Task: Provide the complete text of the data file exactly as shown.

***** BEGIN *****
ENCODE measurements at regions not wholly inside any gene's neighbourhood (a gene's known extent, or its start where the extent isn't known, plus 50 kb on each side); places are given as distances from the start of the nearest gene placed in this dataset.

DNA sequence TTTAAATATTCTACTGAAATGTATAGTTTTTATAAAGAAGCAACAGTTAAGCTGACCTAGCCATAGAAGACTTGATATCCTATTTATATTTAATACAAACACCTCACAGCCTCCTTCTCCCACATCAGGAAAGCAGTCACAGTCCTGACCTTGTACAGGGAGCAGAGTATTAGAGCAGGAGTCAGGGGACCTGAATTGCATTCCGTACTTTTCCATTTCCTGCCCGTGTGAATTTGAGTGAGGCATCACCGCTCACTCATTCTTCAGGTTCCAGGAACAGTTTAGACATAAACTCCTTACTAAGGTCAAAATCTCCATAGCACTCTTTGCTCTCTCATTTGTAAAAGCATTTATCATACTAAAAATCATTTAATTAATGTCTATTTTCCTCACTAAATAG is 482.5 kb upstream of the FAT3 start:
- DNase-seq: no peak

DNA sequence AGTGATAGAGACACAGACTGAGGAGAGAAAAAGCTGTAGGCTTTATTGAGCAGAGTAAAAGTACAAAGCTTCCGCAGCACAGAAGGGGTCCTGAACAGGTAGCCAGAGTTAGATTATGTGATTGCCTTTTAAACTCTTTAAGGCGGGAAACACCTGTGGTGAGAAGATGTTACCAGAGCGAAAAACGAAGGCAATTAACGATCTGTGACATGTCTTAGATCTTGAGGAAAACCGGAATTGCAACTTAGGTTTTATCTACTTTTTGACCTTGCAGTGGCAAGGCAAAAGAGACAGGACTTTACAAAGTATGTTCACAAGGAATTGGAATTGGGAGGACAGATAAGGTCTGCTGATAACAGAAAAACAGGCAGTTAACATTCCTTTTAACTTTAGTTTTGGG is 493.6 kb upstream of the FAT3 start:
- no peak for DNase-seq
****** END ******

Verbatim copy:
ENCODE measurements at regions not wholly inside any gene's neighbourhood (a gene's known extent, or its start where the extent isn't known, plus 50 kb on each side); places are given as distances from the start of the nearest gene placed in this dataset.

DNA sequence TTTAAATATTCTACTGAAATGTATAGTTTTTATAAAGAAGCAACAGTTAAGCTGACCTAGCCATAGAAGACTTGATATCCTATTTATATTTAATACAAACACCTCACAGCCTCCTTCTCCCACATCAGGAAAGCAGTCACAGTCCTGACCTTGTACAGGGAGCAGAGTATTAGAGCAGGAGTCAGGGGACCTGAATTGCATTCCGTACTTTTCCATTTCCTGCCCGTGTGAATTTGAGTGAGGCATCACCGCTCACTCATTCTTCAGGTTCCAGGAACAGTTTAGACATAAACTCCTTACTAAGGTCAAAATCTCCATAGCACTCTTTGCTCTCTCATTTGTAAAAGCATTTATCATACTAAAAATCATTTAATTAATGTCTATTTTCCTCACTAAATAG is 482.5 kb upstream of the FAT3 start:
- DNase-seq: no peak

DNA sequence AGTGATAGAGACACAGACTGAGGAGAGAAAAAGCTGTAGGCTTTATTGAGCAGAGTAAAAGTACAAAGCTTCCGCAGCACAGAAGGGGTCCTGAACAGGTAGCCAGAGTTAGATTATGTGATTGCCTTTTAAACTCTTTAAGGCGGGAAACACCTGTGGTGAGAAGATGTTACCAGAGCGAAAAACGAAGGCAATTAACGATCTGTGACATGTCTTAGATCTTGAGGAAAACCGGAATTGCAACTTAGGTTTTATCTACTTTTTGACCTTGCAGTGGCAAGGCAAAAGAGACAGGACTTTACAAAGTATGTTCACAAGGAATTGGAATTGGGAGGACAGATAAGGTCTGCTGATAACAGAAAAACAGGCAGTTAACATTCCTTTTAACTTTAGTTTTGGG is 493.6 kb upstream of the FAT3 start:
- no peak for DNase-seq